QDear Tom and Ray:
I have a problem. I recently bought a 1992 Subaru Loyale. I hope it will be the best $400 car I ever bought, but there is one small problem. The heat stinks! I started taking out the dash in the car, searching for the mouse and squirrel keg party gone wrong. After getting the dash about halfway out, the pile of screws and panels was higher than the dash itself. I got scared and put it back together. What do I do? -- Gabe
ATOM: There are several possibilities, Gabe. The one you should pray for is a plugged-up evaporator drain. When the air conditioner removes moisture from the passenger compartment, that moisture is supposed to drip out under the car through the evaporator drain.
RAY: That drain can easily get plugged up with debris. So, start by asking someone to blow out the evaporator drain with compressed air and treat the ducts with some mold-killing spray, and hope that solves your problem.
TOM: When it doesn't, you're going to be forced to conclude that what's causing your smell is a decomposing mouse.
RAY: I'll even tell you where it is. It's in the box that surrounds the heater core. So you were right to start taking apart the dashboard to get to it.
TOM: But, having looked at the repair manual for the '92 Loyale, you were right to stop, too. I don't blame you for leaving that as a last resort.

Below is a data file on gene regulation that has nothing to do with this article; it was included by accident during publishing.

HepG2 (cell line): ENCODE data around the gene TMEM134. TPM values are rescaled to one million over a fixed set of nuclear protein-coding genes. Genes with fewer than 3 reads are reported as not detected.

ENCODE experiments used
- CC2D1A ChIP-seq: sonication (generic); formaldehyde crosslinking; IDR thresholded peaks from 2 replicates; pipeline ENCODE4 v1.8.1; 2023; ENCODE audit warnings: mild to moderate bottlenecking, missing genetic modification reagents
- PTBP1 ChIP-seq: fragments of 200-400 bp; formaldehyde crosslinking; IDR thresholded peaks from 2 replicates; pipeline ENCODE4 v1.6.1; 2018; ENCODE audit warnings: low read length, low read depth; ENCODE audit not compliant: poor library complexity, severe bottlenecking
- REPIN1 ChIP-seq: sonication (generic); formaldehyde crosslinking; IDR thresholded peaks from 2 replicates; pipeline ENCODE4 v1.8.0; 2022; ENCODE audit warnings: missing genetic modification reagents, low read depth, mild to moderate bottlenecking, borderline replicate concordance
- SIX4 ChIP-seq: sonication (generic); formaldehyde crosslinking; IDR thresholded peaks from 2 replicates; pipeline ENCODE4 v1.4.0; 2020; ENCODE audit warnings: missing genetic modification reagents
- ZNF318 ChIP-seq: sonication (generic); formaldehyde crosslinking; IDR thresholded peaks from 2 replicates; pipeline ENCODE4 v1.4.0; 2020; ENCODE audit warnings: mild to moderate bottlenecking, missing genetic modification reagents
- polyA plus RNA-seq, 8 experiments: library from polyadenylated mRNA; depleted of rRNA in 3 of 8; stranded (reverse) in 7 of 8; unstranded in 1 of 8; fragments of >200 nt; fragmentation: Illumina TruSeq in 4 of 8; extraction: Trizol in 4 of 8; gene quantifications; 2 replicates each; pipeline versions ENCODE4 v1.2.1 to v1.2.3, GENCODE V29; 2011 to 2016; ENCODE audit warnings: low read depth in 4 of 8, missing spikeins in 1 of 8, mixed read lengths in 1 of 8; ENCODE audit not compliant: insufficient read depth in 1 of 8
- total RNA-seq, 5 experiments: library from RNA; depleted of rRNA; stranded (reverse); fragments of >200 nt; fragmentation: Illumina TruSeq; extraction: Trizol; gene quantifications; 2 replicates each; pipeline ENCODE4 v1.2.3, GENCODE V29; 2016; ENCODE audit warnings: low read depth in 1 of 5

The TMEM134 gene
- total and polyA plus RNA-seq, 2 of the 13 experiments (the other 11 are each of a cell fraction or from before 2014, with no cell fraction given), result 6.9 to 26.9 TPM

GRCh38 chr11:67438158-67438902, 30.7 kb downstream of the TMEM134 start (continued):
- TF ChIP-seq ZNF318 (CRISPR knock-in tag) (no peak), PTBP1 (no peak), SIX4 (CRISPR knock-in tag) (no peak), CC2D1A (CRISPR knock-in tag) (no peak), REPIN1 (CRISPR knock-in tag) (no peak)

RAY: What's your first resort? Although it can take months, the mouse will eventually decompose completely. You can hasten that process, and make it more bearable, by emptying a can of Lysol in there. To do it, turn on the engine, put the heat and fan on high, open all of the windows and spray the deodorizer into the fresh-air intake at the cowl, outside the car where the hood meets the windshield. Then let it work its way through the vents for a while. It should help.
TOM: You'll probably need to do it several more times during the next few months.
RAY: But just as important, you need to prevent future mice from following in this little rodent's tragic footsteps and seeking warmth in your heating ducts. You need to either park in a garage, use a secure car cover or put some sort of screening inside the cowl to prevent mice from climbing into your heating system.
Dear Tom and Ray:
I seem to recall arguments going back to the original oil embargo about whether it's good or bad to shut off the engine frequently to save gas. Hybrid engines stop and start on their own all the time. Does this raise concerns about engine longevity? -- Paul
TOM: No. When a hybrid engine shuts itself off at a stoplight and then restarts itself, no damage is done to the engine. In fact, if you do this yourself in a non-hybrid car, you can even produce some tangible benefits.
RAY: In the old days, when cars were carbureted, there was some truth to the warning against restarting frequently. Because carburetors were so imprecise, they'd essentially dump gasoline into the cylinders whenever you started the car. And some of that gasoline would wash down the cylinder walls, rinsing off the crucial film of oil on there. Then that mixture of gasoline and oil would seep down into the crankcase, diluting the engine oil even further.
TOM: But these days, with fuel injection, only the exact amount of fuel you need is sent into the cylinders, so there's no wash-down or oil dilution, no matter how often you start the car.
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(c)2004 by Tom and Ray Magliozzi
and Doug Berman